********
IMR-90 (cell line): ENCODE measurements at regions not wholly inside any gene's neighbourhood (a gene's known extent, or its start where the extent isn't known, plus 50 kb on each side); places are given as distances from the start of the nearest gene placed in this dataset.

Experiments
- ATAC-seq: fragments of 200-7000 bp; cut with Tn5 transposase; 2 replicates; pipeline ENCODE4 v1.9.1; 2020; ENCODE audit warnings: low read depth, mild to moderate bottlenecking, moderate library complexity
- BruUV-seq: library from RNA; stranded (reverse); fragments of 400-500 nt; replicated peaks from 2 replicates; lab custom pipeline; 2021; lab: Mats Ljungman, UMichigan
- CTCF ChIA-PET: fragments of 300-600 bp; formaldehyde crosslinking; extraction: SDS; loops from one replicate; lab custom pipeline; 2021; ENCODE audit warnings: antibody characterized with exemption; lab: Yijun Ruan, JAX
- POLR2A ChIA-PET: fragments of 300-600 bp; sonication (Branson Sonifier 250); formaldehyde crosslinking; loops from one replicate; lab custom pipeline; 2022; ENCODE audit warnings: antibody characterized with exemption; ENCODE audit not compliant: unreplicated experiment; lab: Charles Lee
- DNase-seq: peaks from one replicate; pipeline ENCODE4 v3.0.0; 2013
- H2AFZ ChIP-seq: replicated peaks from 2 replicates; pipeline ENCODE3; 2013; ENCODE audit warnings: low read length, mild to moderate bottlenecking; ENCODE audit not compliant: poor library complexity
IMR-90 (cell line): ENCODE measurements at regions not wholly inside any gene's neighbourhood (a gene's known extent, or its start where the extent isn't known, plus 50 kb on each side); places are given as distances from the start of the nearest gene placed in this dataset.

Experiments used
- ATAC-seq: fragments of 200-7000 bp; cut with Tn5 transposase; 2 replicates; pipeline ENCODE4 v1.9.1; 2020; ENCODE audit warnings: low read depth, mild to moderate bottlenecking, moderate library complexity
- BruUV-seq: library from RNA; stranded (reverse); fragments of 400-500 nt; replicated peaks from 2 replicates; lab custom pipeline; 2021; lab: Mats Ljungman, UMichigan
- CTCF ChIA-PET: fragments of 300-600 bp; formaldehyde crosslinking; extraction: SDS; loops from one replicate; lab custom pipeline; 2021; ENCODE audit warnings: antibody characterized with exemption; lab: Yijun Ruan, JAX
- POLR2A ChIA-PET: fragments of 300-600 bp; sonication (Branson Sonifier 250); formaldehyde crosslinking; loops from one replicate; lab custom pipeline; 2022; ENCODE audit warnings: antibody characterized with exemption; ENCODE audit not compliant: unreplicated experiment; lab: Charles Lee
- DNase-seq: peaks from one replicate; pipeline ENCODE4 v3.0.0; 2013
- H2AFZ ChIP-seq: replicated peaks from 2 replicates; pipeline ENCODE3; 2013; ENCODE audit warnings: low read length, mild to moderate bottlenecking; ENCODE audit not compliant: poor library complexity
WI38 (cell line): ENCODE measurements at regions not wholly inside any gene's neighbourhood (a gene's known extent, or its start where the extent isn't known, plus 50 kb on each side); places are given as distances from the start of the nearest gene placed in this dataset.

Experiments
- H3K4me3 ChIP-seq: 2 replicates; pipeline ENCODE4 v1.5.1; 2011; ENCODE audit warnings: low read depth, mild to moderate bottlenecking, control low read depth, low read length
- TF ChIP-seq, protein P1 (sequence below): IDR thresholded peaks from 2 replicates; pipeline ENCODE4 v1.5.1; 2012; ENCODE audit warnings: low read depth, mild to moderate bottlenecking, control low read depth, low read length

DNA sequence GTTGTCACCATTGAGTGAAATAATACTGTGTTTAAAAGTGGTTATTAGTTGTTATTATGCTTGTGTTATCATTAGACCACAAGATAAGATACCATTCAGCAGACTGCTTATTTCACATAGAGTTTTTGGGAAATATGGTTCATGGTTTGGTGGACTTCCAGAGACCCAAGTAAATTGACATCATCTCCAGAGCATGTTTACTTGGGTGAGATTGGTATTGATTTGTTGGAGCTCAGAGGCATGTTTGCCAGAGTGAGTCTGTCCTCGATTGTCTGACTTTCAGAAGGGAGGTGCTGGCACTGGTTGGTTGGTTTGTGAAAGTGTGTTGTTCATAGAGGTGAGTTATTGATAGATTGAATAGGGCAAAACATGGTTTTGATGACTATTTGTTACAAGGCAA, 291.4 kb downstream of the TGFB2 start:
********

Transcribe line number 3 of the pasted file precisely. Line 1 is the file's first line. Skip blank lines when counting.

- ATAC-seq: fragments of 200-7000 bp; cut with Tn5 transposase; 2 replicates; pipeline ENCODE4 v1.9.1; 2020; ENCODE audit warnings: low read depth, mild to moderate bottlenecking, moderate library complexity